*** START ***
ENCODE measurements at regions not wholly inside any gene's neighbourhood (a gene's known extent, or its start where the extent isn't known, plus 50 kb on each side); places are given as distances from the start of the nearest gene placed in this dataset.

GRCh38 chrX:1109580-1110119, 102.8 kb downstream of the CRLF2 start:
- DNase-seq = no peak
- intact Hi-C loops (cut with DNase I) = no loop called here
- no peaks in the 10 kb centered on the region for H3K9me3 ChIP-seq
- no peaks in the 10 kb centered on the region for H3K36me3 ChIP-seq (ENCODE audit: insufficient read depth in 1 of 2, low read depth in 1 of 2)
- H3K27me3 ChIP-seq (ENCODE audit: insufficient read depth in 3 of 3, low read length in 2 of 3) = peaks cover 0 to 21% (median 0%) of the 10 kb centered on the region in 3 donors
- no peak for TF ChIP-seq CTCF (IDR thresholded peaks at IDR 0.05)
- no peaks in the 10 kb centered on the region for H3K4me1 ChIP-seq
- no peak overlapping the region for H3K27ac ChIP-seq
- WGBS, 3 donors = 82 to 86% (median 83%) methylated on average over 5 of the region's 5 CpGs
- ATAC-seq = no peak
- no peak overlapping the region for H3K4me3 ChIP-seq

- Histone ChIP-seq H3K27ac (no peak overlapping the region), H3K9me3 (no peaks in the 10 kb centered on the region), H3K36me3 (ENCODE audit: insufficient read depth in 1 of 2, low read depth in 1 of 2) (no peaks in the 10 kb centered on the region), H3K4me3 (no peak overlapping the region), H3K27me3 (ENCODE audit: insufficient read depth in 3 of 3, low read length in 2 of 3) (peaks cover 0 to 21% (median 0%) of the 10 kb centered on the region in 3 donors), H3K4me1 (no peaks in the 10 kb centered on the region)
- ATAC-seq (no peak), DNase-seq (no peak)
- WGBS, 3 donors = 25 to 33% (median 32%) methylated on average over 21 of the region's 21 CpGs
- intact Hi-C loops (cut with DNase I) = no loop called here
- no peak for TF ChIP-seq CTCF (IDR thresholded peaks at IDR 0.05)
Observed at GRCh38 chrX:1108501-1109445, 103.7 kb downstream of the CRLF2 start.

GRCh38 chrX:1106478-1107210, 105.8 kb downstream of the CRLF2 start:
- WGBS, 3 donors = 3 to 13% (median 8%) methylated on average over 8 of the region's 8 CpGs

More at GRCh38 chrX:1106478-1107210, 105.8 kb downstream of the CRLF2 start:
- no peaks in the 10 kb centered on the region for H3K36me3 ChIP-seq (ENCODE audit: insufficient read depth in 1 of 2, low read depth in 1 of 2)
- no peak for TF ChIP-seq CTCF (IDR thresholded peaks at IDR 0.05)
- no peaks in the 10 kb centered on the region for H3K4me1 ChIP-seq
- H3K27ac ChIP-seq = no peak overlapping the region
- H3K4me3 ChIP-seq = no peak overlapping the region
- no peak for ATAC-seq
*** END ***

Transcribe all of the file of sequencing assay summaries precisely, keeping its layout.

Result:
ENCODE measurements at regions not wholly inside any gene's neighbourhood (a gene's known extent, or its start where the extent isn't known, plus 50 kb on each side); places are given as distances from the start of the nearest gene placed in this dataset.

GRCh38 chrX:1109580-1110119, 102.8 kb downstream of the CRLF2 start:
- DNase-seq = no peak
- intact Hi-C loops (cut with DNase I) = no loop called here
- no peaks in the 10 kb centered on the region for H3K9me3 ChIP-seq
- no peaks in the 10 kb centered on the region for H3K36me3 ChIP-seq (ENCODE audit: insufficient read depth in 1 of 2, low read depth in 1 of 2)
- H3K27me3 ChIP-seq (ENCODE audit: insufficient read depth in 3 of 3, low read length in 2 of 3) = peaks cover 0 to 21% (median 0%) of the 10 kb centered on the region in 3 donors
- no peak for TF ChIP-seq CTCF (IDR thresholded peaks at IDR 0.05)
- no peaks in the 10 kb centered on the region for H3K4me1 ChIP-seq
- no peak overlapping the region for H3K27ac ChIP-seq
- WGBS, 3 donors = 82 to 86% (median 83%) methylated on average over 5 of the region's 5 CpGs
- ATAC-seq = no peak
- no peak overlapping the region for H3K4me3 ChIP-seq

- Histone ChIP-seq H3K27ac (no peak overlapping the region), H3K9me3 (no peaks in the 10 kb centered on the region), H3K36me3 (ENCODE audit: insufficient read depth in 1 of 2, low read depth in 1 of 2) (no peaks in the 10 kb centered on the region), H3K4me3 (no peak overlapping the region), H3K27me3 (ENCODE audit: insufficient read depth in 3 of 3, low read length in 2 of 3) (peaks cover 0 to 21% (median 0%) of the 10 kb centered on the region in 3 donors), H3K4me1 (no peaks in the 10 kb centered on the region)
- ATAC-seq (no peak), DNase-seq (no peak)
- WGBS, 3 donors = 25 to 33% (median 32%) methylated on average over 21 of the region's 21 CpGs
- intact Hi-C loops (cut with DNase I) = no loop called here
- no peak for TF ChIP-seq CTCF (IDR thresholded peaks at IDR 0.05)
Observed at GRCh38 chrX:1108501-1109445, 103.7 kb downstream of the CRLF2 start.

GRCh38 chrX:1106478-1107210, 105.8 kb downstream of the CRLF2 start:
- WGBS, 3 donors = 3 to 13% (median 8%) methylated on average over 8 of the region's 8 CpGs

More at GRCh38 chrX:1106478-1107210, 105.8 kb downstream of the CRLF2 start:
- no peaks in the 10 kb centered on the region for H3K36me3 ChIP-seq (ENCODE audit: insufficient read depth in 1 of 2, low read depth in 1 of 2)
- no peak for TF ChIP-seq CTCF (IDR thresholded peaks at IDR 0.05)
- no peaks in the 10 kb centered on the region for H3K4me1 ChIP-seq
- H3K27ac ChIP-seq = no peak overlapping the region
- H3K4me3 ChIP-seq = no peak overlapping the region
- no peak for ATAC-seq